Review: The 'Ravel' Rousers on WFYI

The Indianapolis Symphonic Choir rehearses Daphnis and Chloe in a scene from the documentary The 'Ravel' Rousers.

The ‘Ravel’ Rousers: The Re-imagining of Daphnes et Chloe

, a half-hour documentary produced by WFYI and SkyBlue Window that first aired Sept. 25, finds writer/director Bob Williams respectfully awestruck as he documents the leadup to the June performance of the ballet Daphnes and Chloe at Clowes.

In promotional materials, Williams states his intention was to “focus on the collaborative effort rather than the performance itself; how it got to where it ended up.”

Williams elicits honest gut reactions to hurdles faced by each of the principles.

READ: A preview of Daphnis and Chloe by Rita Kohn

Krzysztof Urbanski, music director for the Indianapolis Symphony Orchestra, tells us he had to sacrifice a little of his own vision about how the work should be presented in deference to David Hochoy’s vision.

Hochoy, artistic director for Dance Kaleidoscope, confirms he was 16 minutes into choreographing when the complexity of the music hit him and he worried about finishing on time.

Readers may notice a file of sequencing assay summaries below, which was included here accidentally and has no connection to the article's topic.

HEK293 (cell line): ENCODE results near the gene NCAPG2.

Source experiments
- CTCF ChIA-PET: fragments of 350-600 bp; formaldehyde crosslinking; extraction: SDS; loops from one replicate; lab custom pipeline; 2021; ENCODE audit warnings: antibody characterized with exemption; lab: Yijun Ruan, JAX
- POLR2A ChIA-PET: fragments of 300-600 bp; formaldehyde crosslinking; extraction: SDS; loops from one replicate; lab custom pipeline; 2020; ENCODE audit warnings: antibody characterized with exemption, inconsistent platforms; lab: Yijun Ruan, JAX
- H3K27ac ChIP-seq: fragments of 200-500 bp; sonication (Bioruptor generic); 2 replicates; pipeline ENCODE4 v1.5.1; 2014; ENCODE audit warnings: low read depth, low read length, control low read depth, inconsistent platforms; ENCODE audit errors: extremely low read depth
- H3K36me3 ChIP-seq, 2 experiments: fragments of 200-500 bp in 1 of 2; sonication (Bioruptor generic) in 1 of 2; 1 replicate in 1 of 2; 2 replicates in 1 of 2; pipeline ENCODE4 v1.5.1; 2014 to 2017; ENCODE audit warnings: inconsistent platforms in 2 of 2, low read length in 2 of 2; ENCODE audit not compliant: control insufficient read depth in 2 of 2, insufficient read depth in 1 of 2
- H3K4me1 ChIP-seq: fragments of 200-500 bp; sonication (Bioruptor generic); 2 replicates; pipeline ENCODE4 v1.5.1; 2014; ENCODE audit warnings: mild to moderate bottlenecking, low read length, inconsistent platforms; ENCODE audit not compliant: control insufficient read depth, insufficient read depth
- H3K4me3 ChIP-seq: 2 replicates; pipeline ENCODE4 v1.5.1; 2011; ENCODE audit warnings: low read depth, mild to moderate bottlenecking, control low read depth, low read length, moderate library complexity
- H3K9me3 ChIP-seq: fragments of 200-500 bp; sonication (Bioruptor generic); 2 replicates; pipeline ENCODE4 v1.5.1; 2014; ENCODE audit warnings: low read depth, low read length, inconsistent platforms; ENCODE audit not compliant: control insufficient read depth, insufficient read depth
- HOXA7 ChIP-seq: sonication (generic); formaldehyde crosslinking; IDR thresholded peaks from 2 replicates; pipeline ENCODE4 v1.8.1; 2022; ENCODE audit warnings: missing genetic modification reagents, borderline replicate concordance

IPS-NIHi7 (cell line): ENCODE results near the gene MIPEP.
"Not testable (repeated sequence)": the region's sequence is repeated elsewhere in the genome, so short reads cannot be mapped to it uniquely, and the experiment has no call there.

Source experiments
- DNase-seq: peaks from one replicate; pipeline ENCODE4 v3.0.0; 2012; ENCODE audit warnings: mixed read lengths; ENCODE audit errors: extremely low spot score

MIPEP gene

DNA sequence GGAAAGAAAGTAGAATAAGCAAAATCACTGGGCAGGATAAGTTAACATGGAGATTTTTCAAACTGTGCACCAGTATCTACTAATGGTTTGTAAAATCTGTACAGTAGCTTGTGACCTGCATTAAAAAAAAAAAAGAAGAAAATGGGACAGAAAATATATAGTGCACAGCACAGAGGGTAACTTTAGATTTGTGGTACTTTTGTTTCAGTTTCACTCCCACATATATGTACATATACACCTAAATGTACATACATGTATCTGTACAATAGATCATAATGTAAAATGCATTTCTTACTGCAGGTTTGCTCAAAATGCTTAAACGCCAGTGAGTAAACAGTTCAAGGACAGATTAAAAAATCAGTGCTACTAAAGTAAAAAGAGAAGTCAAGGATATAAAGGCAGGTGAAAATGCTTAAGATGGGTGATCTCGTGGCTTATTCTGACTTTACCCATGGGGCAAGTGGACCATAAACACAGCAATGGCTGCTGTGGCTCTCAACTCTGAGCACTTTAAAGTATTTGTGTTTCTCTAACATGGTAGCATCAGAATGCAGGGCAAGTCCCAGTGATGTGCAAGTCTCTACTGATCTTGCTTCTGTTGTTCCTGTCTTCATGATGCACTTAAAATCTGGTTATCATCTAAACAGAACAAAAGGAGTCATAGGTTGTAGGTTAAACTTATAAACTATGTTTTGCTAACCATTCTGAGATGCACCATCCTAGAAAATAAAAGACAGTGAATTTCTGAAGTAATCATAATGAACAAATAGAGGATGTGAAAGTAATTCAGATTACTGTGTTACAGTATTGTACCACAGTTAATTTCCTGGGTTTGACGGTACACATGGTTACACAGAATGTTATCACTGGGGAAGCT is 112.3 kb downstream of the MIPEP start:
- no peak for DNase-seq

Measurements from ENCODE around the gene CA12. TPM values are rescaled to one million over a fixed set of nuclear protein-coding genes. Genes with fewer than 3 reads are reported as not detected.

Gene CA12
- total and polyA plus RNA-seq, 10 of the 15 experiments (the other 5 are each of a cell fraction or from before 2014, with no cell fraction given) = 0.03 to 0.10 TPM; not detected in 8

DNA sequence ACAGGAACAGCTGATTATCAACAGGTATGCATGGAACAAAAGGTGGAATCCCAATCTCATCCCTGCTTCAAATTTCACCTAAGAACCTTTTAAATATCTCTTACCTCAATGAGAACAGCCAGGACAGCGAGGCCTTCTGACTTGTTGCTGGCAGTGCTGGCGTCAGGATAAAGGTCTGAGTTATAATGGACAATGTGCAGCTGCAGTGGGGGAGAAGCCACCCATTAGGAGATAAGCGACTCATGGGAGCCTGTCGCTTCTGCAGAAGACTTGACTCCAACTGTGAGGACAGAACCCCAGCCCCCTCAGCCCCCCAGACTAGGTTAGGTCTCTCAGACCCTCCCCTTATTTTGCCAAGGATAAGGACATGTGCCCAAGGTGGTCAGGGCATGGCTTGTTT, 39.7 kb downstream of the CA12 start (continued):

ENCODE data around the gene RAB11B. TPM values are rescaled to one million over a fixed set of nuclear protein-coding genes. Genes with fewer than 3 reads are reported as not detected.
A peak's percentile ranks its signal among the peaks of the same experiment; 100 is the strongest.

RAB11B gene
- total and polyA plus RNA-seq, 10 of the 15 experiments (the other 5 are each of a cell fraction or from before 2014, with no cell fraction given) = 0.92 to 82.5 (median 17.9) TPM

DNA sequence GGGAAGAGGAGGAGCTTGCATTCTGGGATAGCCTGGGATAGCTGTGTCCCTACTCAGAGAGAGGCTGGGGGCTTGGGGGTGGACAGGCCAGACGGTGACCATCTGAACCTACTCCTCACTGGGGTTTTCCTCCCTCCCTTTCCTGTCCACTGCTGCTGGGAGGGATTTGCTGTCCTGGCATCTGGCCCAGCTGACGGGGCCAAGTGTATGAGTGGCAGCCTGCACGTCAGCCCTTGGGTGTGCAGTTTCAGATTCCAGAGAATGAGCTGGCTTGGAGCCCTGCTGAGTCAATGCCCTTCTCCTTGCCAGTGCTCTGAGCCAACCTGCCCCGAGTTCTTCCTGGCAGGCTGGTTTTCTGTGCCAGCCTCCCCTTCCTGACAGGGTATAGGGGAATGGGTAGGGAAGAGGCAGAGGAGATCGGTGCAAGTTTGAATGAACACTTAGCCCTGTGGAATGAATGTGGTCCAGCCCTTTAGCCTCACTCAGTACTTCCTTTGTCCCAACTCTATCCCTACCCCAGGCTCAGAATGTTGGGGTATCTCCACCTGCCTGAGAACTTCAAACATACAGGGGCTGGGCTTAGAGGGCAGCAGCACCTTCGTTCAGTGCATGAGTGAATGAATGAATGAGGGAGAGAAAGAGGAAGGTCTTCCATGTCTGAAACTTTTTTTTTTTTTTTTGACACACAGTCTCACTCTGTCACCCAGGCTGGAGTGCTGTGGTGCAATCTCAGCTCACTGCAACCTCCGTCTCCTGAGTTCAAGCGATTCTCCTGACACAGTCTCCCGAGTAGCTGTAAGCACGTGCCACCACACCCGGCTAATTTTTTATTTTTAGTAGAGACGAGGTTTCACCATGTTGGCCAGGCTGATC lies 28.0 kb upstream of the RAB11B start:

And Eric Stark, artistic director of the Indianapolis Symphonic Choir, reveals initially feeling daunted by the task of 160 singers memorizing a score without words — just notes with sounds that mimic instruments and forces of nature.

Artist Jeff Gooch, on the other hand, was more exhilarated than daunted by the task of creating stage-filling scrims to further illuminate the music, the story and the choreography for a seamless whole in sync with lighting and costumes.

READ: Tom Aldridge's review of Daphnis and Chloe

To annotator Marianne Williams Tobias fell the task of explicating what is going on, as notes in the printed program. She had to merge the original work of 1903-04 with the changes Hochoy made regarding the flow of events and the identity of characters.

We learn from dancers Jillian Godwin (Chloe) and Brandon Comer (Daphnis) how they absorbed all the elements to make their characters real while having to project larger-than-life from the dimensions of Clowes’ stage. And yes, we do get snippets of the performance itself.

The ‘Ravel’ Rousers airs again on Oct. 16 
at 5:00 a.m. on WFYI 1 (20.1). It can be viewed in its entirety (as of Sept. 29) on


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